Drop in apartment construction may lead to shortages, big rent increasesPosted: January 25, 2010
A dramatic decline in U.S. apartment construction could lead to a shortage of rental housing in the years ahead.
This year, developers are expected to start about 87,000 units – less than a third of what they build on average each year. And the outlook for 2011 isn’t much better.
“We will be facing a severe shortage of apartments in the next few years, which will increase the cost of housing for consumers,” Sharon Dworkin Bell, senior staff vice president of the National Association of Home Builders, said at this week’s convention in Las Vegas. “We believe we should have 300,000 starts every year to have a stable market.”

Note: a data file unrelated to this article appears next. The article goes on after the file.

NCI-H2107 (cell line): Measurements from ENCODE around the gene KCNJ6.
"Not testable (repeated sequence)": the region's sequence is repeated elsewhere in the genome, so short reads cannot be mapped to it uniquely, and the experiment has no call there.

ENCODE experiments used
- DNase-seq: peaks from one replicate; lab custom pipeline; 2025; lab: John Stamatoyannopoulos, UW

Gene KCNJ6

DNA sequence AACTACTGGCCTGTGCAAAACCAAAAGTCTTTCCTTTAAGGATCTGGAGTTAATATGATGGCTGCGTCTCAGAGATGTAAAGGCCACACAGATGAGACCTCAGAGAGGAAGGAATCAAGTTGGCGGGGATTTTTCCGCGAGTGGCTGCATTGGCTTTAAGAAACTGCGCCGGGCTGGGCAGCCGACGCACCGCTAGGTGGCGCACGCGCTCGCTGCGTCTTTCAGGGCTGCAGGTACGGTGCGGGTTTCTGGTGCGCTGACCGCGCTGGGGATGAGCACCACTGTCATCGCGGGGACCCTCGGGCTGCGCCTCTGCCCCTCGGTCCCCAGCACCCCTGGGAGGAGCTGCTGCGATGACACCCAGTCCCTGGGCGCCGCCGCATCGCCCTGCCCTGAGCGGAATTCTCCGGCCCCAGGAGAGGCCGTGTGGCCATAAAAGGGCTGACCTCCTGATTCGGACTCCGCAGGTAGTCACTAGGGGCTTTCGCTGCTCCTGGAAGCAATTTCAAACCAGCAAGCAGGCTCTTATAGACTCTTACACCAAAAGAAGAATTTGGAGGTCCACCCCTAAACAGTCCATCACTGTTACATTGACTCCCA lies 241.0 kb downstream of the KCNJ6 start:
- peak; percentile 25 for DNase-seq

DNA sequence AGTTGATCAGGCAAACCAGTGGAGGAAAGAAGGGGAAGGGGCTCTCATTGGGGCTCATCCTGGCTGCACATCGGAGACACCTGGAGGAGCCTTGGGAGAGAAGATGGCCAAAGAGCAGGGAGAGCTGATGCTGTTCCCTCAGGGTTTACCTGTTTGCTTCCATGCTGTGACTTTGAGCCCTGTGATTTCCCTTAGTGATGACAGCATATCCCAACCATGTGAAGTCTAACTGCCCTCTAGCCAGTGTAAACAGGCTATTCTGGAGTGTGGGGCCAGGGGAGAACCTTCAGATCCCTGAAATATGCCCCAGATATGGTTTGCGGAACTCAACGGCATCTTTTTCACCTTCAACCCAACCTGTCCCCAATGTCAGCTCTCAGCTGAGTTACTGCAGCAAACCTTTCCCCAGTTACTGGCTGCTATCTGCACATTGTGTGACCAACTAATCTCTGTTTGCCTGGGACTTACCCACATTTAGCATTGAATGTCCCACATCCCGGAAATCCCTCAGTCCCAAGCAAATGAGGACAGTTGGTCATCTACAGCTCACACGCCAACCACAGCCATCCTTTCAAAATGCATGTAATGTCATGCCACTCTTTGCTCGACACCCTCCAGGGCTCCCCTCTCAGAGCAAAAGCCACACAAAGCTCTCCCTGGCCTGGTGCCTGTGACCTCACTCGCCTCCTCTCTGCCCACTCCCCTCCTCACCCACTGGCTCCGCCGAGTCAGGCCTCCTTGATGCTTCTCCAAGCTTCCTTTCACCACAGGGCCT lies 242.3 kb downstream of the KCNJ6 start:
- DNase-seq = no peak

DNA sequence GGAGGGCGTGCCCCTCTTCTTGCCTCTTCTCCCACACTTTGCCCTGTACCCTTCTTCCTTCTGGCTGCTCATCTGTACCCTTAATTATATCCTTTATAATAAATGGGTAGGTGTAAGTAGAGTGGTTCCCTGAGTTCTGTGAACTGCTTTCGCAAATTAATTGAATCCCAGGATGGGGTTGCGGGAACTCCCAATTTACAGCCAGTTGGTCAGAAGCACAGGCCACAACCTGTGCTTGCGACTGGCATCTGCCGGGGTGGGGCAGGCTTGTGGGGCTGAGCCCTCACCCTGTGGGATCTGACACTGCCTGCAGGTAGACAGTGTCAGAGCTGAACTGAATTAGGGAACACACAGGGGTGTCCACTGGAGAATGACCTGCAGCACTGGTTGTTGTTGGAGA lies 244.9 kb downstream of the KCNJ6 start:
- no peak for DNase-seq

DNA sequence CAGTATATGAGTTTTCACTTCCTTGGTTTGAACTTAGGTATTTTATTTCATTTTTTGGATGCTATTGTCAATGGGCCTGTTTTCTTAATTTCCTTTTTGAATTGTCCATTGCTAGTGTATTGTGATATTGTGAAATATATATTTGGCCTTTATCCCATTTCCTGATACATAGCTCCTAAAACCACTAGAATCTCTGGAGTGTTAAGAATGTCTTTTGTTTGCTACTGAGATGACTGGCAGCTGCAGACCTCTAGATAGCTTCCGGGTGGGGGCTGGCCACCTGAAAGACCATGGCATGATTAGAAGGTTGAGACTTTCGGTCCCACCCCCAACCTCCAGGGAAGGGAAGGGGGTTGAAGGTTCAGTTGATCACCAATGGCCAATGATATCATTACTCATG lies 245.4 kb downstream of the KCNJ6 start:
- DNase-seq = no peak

That’s not likely in the foreseeable future.
“We have a combination of limited supply coming on and increased demand when the economy recovers,” Bell said.
Michael Costa, a partner in McFarlane Costa Housing Partners of California, said, “We know that the demand for housing – especially rental housing – is going to be there. Each month we are not able to get our starts going, we fall further and further behind.”
At some point, a lack of rental units will take a bite out of consumers’ pocketbooks. “We are predicting now we may see upwards of double-digit rent increases,” Costa said.